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SAWgery #1: Surgery on an old Disston

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Blog entry by Charlie posted 212 days ago 644 reads 0 times favorited 3 comments Add to Favorites Watch
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This old Disston had seen better days. It had been reground/retoothed so many times that the etching was half gone and the toe was only about an inch tall. So… rather than pitch it, and because I am learning how to sharpen my own hand saws, and because some folks on here with more experience than I suggested it, I decided to perform surgery…. or in this case…

SAWgery!

This was a Disston D20 skewback. Kind of narrow in the toe to begin with, but this one had been just ground too much…

This saw plate had some bends near the toe. Left, right, then a clockwise twist. So I came back to where it was straight and that’s pretty much how I decided where to cut it off.

Now it’s straight

Handle removed

Not sure if photo will show but only the top half of the etch is still there. The rest is ground off.

There is an eagle and liberty bell etch to the right of the Disston Bros etch and it’s also half gone. Only the top part of the liberty bell remains. Kind of a shame

Better idea of how much I cut off

Also had to clean up the butcher job at the heel from previous grindings

and round over where I had cut it off at the toe

Don’t have a saw vise yet, and waiting for saw files to arrive, but I had ONE file and a workmate and ended up with this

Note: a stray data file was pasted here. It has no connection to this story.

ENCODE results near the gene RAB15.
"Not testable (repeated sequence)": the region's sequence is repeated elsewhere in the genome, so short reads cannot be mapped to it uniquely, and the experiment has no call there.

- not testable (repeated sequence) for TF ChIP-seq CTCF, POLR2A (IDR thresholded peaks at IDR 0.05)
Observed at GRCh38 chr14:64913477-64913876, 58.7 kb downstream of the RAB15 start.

Don’t laugh… it actually worked pretty good except for the being bent over part. When I put the file into the saw I kind of felt around for where it felt right. This was not ground perpendicular to the plate. It had a bit of an angle to it, so I followed that and did one side, then the other. Mind you this was my first time sharpening so ….. not bad surprisingly. It felt kind of natural once I got going.

It needs the teeth set really badly. Because so much had been ground off, I sighted across the plate and some teeth have virtually no set to them at all. My saw set should be here Thursday and this is my practice saw, so we’ll see how it is after that. Right now it cuts pretty well, but wants to bind some.

And I couldn’t help but shine up her “buttons” a bit

So that’s it for SAWgery.
I’ll add an entry here once I get the teeth set so we can see how well I did with that file :)



3 comments so far

View Charlie's profile

Charlie

1001 posts in 784 days


#1 posted 212 days ago

Wow… more research on the saw itself. It’s not a D20 as I first thought. Because of the eagle and liberty bell etch, this is a D115 saw from Disston’s Victory line. The hole pattern in the handle WITH the victory etch (eagle and bell), and it being a skew back means it could be as early as 1928. I’m trying to follow the history of the victory etch changes and it could also be from around 1940 or skip ahead to 1945. So even more of a shame to cut it, but better to keep it going than end up in a land fill. The steel in these is considered to be among the best that Disston ever used.

View Beginningwoodworker's profile

Beginningwoodworker

13335 posts in 2171 days


#2 posted 212 days ago

Nice saw, I am looking for a short Disston crosscut handsaw.

-- CJIII Future cabinetmaker

View BigYin's profile

BigYin

218 posts in 914 days


#3 posted 212 days ago

Make a handle for the tip section to make a lock saw (Drill holes and saw to link up holes)

-- ... Never Apologise For Being Right ...

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